The shift, which would take place slowly, over four years, would bring the conservatory’s enrollment to around 480. It would also create a brand-new minor in music for liberal arts students, who often show up with musical interests but little interest in a music career. Oberlin would offer these students conservatory classes and private lessons, as well as the opportunity to perform with conservatory students.

College officials say the moves would make the conservatory more competitive. For one thing, they would technically shrink it, offering fewer slots for top musicians. They would also allow Oberlin to capture musically inclined students who nonetheless want to major in the liberal arts — the college’s data on recently admitted applicants to the liberal arts program show that nearly 80 percent of applicants who list music performance as a field of primary or secondary interest end up enrolling elsewhere, despite the presence of the acclaimed conservatory on the same campus.

The changes are aimed at “ensuring Oberlin’s long-term resiliency” in an uncertain time for both liberal arts colleges and music conservatories, said President Carmen Twillie Ambar.

Oberlin predicts that the shift would also bring in millions more in revenue. As recently as 2017, the liberal arts program saw net revenues of $23.9 million, while the conservatory lost $11.1 million.

That’s not because of different tuition rates — the two programs are priced identically, college officials said. But conservatory students bring in about $10,000 less, on average, since the two schools are in search of different pools of students. To be competitive among other conservatories, Oberlin must offer these prospective students more aid than it does liberal arts students, who are enrolled in what’s officially known as Oberlin’s Arts & Sciences program.

Officials predict the change could produce an estimated $1 million in new revenues annually, beginning in year four of the plan.

The change would need approval by Oberlin’s Board of Trustees, which is expected to vote on it at its June meeting.

“If this is how you keep financial aid intact, and you continue to work on the most important initiatives you have going on, then maybe it’s the right thing to do.” — alumna Linda Holmes (’93)

In an interview, Ambar said many “extremely talented” musicians don’t choose the conservatory because they don’t see themselves performing professionally. “We haven’t captured enough of those students because we can’t give them enough access to the conservatory to enhance those abilities,” she said. Doing that won’t dilute the quality of instruction — even the student musicians say that “hasn’t been a concern that they’ve expressed” during the process.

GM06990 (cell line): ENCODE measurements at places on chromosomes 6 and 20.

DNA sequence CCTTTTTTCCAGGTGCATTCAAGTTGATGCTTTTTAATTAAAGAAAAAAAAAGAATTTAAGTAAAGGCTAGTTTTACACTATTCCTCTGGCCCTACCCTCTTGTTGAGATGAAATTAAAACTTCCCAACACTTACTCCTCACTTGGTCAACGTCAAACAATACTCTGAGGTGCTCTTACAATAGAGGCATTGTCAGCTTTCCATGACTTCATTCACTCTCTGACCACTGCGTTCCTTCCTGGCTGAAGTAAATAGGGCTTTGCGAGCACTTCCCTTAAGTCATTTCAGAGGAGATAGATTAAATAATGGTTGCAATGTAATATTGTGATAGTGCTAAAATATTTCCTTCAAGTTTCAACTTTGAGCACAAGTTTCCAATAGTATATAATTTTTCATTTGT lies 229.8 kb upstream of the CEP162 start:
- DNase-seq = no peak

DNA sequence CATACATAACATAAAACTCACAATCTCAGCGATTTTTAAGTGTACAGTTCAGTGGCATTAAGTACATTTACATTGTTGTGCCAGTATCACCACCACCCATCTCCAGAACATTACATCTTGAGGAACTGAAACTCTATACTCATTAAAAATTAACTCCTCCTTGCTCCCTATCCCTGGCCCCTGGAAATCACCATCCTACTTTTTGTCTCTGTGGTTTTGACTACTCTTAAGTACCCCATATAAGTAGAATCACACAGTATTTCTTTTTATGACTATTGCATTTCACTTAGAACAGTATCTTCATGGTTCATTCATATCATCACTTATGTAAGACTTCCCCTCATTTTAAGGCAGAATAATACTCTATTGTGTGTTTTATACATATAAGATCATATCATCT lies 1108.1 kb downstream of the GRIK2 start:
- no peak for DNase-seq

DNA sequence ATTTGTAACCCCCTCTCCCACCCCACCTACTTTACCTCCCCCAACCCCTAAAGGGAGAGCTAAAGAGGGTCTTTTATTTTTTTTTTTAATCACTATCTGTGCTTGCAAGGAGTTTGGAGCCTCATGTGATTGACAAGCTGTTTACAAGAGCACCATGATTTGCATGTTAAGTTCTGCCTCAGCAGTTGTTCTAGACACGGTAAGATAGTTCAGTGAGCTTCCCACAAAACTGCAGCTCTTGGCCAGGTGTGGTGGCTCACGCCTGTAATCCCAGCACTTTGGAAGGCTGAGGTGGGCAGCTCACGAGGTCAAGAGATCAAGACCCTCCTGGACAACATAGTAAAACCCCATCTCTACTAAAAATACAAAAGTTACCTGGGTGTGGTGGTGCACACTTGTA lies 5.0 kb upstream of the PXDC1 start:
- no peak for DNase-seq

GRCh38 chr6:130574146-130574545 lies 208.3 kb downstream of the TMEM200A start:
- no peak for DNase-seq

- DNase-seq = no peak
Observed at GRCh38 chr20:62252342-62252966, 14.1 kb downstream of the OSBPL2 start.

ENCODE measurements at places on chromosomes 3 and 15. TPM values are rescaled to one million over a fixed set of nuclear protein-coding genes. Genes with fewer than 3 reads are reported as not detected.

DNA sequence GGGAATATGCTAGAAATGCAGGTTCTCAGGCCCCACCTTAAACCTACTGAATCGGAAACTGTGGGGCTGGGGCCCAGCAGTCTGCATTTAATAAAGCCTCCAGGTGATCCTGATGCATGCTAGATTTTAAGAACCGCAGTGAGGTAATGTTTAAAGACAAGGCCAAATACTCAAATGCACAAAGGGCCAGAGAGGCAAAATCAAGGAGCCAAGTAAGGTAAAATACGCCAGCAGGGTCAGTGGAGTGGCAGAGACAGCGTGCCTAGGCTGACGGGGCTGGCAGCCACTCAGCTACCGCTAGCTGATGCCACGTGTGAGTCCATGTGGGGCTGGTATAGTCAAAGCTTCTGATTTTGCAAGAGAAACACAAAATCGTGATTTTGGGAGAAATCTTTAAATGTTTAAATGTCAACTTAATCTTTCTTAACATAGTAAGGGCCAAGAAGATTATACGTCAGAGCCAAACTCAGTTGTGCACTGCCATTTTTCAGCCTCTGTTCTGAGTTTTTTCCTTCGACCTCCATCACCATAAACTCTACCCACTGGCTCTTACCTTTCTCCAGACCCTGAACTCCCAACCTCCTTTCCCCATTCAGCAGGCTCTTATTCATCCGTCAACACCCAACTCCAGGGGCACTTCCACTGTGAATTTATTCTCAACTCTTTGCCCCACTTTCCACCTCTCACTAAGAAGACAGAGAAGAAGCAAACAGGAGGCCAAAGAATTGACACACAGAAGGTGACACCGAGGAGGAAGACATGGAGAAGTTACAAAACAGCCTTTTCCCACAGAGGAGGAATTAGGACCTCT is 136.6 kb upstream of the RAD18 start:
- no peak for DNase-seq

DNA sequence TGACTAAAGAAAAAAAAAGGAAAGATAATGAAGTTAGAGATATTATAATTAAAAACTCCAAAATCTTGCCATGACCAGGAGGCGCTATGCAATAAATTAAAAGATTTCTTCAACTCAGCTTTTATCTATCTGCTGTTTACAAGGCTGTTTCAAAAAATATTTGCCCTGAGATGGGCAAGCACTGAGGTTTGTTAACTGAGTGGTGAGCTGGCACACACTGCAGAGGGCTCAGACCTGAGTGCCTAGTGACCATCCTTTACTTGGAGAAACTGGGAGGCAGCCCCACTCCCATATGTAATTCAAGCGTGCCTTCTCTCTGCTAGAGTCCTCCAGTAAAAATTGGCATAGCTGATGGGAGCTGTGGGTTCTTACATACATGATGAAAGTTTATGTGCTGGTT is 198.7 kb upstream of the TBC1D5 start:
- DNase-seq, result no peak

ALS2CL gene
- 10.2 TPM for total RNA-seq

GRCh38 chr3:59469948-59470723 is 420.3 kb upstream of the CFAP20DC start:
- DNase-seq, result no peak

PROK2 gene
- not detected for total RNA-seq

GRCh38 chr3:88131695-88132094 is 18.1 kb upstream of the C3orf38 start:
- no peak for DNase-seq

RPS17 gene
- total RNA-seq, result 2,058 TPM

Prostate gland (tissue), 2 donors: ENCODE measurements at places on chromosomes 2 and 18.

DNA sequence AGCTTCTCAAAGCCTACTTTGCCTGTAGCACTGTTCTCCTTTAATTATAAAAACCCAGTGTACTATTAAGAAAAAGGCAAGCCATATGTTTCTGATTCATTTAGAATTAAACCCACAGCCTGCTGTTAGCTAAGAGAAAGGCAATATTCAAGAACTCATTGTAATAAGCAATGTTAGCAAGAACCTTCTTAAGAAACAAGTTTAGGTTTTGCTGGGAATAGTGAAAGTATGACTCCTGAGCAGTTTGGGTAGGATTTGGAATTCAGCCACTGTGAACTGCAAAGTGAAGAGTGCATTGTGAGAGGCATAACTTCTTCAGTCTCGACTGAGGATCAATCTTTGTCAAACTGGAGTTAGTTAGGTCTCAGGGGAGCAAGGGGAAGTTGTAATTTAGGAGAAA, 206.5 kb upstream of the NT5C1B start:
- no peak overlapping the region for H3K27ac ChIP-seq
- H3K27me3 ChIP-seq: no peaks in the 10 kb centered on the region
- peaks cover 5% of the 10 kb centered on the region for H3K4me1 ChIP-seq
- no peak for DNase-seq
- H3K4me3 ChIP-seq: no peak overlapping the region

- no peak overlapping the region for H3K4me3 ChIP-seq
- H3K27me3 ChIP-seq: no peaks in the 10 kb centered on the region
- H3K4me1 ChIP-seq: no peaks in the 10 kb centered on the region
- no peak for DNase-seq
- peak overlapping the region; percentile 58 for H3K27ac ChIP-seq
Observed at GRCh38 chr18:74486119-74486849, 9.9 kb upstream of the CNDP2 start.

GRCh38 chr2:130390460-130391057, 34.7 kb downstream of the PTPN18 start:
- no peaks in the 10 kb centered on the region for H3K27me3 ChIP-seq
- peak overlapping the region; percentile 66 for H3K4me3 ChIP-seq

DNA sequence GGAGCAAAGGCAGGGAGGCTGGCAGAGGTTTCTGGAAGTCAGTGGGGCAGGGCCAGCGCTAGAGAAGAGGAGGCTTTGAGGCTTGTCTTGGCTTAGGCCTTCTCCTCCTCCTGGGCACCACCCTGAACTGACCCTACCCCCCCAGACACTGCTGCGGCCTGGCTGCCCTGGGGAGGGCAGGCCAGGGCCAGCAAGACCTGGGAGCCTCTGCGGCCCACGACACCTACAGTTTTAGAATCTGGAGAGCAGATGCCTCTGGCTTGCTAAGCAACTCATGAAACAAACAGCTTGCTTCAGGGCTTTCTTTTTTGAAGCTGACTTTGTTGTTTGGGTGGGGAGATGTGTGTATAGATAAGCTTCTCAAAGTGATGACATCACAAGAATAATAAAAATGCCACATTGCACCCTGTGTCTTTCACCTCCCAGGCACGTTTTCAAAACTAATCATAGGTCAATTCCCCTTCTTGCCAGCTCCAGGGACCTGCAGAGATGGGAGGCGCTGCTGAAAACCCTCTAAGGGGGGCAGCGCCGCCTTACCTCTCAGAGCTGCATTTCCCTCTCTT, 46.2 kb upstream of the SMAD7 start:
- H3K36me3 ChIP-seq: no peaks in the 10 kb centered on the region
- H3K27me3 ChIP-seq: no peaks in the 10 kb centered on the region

“Yes, our conservatory’s students perform at an extremely high level — they’re entering the profession, absolutely. But there is a nice, robust group of Arts & Sciences students who will be able to mesh with those students in ways that will enhance this experience.”

Perhaps not surprisingly, alumni say they hate to see the conservatory shrink, but they see both sides of the debate.

Linda Holmes, a 1993 liberal arts graduate who hosts NPR’s Pop Culture Happy Hour, said she hasn’t followed Oberlin’s financial travails closely enough to second-guess “people who have put this kind of work into coming up with recommendations.” But she said she’d be sad to see the conservatory — and the number of people who each year earn degrees there — shrink. “At the same time, it always gives me comfort that everything that happens at Oberlin is argued over endlessly, to the point where if there are other options to prevent this, they’ll be brought to the forefront.”

Holmes, whose first novel appears in June, said she “loved being on a campus that was shared with a music school. It enriched my life so much to know musicians — some of my close friends were either conservatory students or double degree. I don’t relish any reduction in the size of the conservatory. But I also don’t relish seeing the school struggle in the long term. If this is how you keep financial aid intact, and you continue to work on the most important initiatives you have going on, then maybe it’s the right thing to do. But I trust them to fight it out. That’s kind of classic Oberlin.”

Ziya Smallens, 2016 liberal arts graduate who works as a political speechwriter with West Wing Writers in New York City, similarly said he is weighing the proposal’s pros and cons. An amateur musician himself, he recalled applying for a conservatory class that required passing a vocal skills test. He balked at the test and never took the class. As painful as that was, he thinks Oberlin was correct to demand top-notch musical skills. “It would have been lovely” to take the class, he said, “but those opportunities should not come at the cost of preventing would-be musicians from entering the conservatory.”

Terry Hsieh, a Beijing-based multi-instrumentalist who earned bachelor’s degrees in Chinese and jazz performance at Oberlin in 2012, said he hadn’t seen the proposal. But he said he hopes Oberlin “can continue to leverage its strength in the higher ed world: producing both talented and creative liberal arts and sciences graduates and professional-level musicians who make a sustained impact in the world of music.”

Needed: More Revenue

Like many other small private colleges, Oberlin faces challenging financial times ahead. In addition to structural deficits that could last several years if unaddressed, Ambar said, Oberlin is confronting the reality of smaller numbers of high school graduates in the Northeast that puts it at a distinct disadvantage, since unlike many larger colleges, it primarily serves traditional-age students.